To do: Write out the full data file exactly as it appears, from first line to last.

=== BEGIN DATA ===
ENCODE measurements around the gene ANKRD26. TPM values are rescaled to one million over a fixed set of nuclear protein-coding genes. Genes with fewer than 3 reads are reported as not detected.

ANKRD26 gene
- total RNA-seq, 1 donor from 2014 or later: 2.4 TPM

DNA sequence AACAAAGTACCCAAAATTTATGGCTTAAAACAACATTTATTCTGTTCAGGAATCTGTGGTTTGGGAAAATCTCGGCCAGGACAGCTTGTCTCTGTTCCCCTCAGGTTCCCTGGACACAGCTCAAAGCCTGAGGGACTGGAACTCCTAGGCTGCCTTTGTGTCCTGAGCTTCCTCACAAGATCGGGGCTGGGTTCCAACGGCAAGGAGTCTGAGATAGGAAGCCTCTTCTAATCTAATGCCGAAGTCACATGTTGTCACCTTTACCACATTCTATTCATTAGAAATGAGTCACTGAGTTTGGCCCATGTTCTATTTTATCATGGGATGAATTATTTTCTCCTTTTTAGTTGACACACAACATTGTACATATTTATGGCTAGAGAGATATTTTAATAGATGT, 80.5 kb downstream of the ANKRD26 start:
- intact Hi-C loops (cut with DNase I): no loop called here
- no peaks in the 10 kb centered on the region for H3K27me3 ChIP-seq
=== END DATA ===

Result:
ENCODE measurements around the gene ANKRD26. TPM values are rescaled to one million over a fixed set of nuclear protein-coding genes. Genes with fewer than 3 reads are reported as not detected.

ANKRD26 gene
- total RNA-seq, 1 donor from 2014 or later: 2.4 TPM

DNA sequence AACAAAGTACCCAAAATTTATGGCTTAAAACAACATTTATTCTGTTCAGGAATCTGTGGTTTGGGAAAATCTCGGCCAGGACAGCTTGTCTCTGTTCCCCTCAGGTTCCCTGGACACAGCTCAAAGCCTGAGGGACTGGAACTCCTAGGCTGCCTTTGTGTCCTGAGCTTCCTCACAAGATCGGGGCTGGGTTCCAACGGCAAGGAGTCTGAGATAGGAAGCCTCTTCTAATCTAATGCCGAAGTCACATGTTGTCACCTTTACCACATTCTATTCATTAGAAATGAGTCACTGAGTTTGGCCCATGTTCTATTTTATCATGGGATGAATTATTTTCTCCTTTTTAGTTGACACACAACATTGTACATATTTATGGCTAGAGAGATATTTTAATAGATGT, 80.5 kb downstream of the ANKRD26 start:
- intact Hi-C loops (cut with DNase I): no loop called here
- no peaks in the 10 kb centered on the region for H3K27me3 ChIP-seq